Our underlying beliefs and values drive our behaviors. Jack Welch believed, “If you’ve got 16 employees, at least two are turkeys.” From this belief flowed the talent management systems at GE. One of the most controversial (and unfortunately emulated) practices was that of cutting the bottom performing 10% of employees annually.
Judy at the Employee Factor, who also questions the practice, posted some statistics showing that these beliefs and practices are still common.
Systems telegraph values and drive behavior.
In addition to, “two in 16 employees are turkeys,” what does the practice of cutting the bottom 10% of employees annually telegraph and drive? (Hint: It’s not trust nor engagement.)
Cutting the bottom 10% annually is a defensive, compensatory system for lack of understanding of work levels, human capability and managerial leadership.
If you believe that: I’m OK. You’re OK. Let’s fix the system, you would design your organization accordingly. We need to equip, train and support (through systems design) line managers to successfully discharge their managerial leadership duties.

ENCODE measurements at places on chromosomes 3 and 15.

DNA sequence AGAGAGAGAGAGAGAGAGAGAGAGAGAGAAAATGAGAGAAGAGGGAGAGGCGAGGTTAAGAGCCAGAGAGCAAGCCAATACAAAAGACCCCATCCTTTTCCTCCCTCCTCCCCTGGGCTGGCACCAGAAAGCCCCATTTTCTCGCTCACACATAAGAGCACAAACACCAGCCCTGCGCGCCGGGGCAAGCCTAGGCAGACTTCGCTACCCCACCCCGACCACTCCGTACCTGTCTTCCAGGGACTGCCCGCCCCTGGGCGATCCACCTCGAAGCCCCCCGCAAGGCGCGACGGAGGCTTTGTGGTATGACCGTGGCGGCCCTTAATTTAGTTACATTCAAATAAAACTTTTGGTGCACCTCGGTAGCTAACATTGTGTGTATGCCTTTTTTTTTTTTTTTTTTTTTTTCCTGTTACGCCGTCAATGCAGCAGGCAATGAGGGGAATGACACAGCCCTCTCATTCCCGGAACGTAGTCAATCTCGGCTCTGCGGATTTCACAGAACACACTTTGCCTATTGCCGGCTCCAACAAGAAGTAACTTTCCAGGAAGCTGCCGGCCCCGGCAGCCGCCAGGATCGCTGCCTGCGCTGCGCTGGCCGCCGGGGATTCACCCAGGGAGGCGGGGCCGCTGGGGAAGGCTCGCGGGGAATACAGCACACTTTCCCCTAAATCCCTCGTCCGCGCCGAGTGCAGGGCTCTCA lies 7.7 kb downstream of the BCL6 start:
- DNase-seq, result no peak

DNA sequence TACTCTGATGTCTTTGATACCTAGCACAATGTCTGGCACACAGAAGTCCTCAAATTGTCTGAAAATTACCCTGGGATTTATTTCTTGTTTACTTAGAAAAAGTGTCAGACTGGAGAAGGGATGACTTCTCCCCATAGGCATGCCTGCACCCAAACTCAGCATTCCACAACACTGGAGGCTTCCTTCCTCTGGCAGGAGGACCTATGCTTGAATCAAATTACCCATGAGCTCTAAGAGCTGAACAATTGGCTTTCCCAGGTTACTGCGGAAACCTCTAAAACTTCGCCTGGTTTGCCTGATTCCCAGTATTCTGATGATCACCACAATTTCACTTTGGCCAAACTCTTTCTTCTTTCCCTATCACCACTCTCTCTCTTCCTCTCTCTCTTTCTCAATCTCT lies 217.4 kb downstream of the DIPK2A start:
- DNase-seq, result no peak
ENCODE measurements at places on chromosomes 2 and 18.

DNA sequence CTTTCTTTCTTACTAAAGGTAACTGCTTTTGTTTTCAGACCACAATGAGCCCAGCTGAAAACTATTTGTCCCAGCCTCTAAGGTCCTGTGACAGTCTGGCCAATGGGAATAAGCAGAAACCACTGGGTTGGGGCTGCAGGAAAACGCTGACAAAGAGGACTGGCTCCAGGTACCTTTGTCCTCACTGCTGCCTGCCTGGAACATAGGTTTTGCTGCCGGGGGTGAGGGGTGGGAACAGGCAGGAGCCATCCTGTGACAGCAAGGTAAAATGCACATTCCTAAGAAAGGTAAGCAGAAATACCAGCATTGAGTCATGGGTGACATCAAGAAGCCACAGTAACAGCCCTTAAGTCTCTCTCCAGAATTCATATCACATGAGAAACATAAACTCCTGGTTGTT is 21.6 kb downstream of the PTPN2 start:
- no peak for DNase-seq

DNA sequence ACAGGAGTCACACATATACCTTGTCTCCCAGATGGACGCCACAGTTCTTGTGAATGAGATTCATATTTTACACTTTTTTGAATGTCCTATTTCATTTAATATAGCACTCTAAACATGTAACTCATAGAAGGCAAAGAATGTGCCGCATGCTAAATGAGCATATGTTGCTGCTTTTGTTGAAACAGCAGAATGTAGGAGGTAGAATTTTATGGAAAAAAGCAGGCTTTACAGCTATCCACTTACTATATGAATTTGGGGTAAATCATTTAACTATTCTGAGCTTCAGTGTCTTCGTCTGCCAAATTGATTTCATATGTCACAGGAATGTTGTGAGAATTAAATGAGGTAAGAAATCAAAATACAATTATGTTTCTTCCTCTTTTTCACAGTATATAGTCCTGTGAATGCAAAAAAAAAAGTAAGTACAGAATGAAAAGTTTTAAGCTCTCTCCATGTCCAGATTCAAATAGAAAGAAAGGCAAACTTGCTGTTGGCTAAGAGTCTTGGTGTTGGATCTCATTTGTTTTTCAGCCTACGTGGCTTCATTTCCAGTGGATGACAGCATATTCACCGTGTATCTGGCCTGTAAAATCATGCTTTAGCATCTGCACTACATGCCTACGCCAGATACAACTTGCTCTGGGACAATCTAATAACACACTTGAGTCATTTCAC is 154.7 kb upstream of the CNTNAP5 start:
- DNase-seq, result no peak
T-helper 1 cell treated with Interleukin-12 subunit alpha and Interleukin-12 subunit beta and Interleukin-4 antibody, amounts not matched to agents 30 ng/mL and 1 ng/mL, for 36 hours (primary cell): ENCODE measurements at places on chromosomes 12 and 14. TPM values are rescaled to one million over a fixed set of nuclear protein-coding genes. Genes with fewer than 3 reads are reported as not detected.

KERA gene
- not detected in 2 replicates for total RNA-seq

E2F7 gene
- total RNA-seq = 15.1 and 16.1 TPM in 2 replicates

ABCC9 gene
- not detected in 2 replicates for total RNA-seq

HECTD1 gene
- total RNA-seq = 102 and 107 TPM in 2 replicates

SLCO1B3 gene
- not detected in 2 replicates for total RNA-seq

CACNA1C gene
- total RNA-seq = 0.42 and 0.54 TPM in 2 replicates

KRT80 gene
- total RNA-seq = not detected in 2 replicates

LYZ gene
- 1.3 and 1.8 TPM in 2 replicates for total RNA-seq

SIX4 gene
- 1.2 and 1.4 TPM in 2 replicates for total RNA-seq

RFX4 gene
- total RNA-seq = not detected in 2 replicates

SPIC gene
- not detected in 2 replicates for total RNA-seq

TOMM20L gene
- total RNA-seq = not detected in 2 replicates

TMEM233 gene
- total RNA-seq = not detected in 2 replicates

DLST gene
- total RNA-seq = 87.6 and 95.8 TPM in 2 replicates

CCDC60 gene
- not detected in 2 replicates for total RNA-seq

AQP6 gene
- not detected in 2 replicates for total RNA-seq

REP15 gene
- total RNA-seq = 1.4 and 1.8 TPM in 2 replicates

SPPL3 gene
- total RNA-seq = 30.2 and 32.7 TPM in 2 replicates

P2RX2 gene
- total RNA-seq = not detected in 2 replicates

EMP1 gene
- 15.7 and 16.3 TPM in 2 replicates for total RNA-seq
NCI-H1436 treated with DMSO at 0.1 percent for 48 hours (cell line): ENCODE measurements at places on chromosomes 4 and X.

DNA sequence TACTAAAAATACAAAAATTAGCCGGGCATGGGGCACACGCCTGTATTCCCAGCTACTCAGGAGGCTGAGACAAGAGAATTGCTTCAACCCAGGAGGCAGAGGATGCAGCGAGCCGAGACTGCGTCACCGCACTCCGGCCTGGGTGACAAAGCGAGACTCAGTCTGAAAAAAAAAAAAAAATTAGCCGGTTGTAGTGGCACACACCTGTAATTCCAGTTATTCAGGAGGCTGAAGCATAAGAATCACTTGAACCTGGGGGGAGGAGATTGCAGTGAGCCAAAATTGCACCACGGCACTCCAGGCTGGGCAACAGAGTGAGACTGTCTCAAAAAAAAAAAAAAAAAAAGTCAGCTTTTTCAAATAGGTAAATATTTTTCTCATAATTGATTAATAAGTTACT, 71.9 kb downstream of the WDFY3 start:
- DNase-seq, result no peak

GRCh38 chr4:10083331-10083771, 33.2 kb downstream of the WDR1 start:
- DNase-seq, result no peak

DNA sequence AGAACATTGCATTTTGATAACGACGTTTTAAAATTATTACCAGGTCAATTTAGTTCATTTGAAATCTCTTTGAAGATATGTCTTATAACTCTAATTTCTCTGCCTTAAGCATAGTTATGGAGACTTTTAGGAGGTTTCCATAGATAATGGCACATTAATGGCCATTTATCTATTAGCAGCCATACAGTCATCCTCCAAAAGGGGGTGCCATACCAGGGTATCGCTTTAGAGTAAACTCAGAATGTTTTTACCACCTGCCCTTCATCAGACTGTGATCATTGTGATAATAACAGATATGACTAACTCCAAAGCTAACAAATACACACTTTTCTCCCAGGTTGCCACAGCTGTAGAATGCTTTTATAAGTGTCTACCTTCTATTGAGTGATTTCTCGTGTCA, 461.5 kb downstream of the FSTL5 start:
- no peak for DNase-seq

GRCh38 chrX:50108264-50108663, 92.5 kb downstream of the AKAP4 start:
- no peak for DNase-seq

We wouldn’t let our untrained neighbor perform surgery on us in our backyard with a hacksaw, a hardback copy of “What Good Surgeons Do”, and a pep talk. Yet we put employees in managerial positions, offer them some platitudes, the latest best-selling book on leadership, and send them off to lead “our most valuable asset” in polluted environments with inadequate tools.
Jack Welch is brilliant, and I admire many things about him, this is not one of them. I have a more positive belief set regarding human nature and our desire to do meaningful work. All we need to do is create work-enabling systems that eliminate conflicts of interest for employees, and send them off to work.
I’m OK. You’re OK. Let’s fix the system. In my next post I will discuss how I would take an offensive rather than a defensive approach to low performance.
Have you ever been the victim of a bottom 10% cut? Have you ever been forced to cut an employee who didn’t deserve to be cut?.